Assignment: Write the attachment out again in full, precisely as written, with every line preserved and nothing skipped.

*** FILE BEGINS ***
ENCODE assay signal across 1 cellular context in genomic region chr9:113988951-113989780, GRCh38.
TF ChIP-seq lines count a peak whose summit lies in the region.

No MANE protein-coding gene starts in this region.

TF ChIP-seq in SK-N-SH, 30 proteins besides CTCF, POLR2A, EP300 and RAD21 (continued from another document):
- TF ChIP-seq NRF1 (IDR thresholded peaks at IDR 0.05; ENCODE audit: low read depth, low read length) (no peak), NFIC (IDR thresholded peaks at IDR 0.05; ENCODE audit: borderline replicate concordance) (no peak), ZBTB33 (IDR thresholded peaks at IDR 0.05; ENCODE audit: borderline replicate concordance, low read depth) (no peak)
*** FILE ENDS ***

ENCODE assay signal across 1 cellular context in genomic region chr9:113988951-113989780, GRCh38.
TF ChIP-seq lines count a peak whose summit lies in the region.

No MANE protein-coding gene starts in this region.

TF ChIP-seq in SK-N-SH, 30 proteins besides CTCF, POLR2A, EP300 and RAD21 (continued from another document):
- TF ChIP-seq NRF1 (IDR thresholded peaks at IDR 0.05; ENCODE audit: low read depth, low read length) (no peak), NFIC (IDR thresholded peaks at IDR 0.05; ENCODE audit: borderline replicate concordance) (no peak), ZBTB33 (IDR thresholded peaks at IDR 0.05; ENCODE audit: borderline replicate concordance, low read depth) (no peak)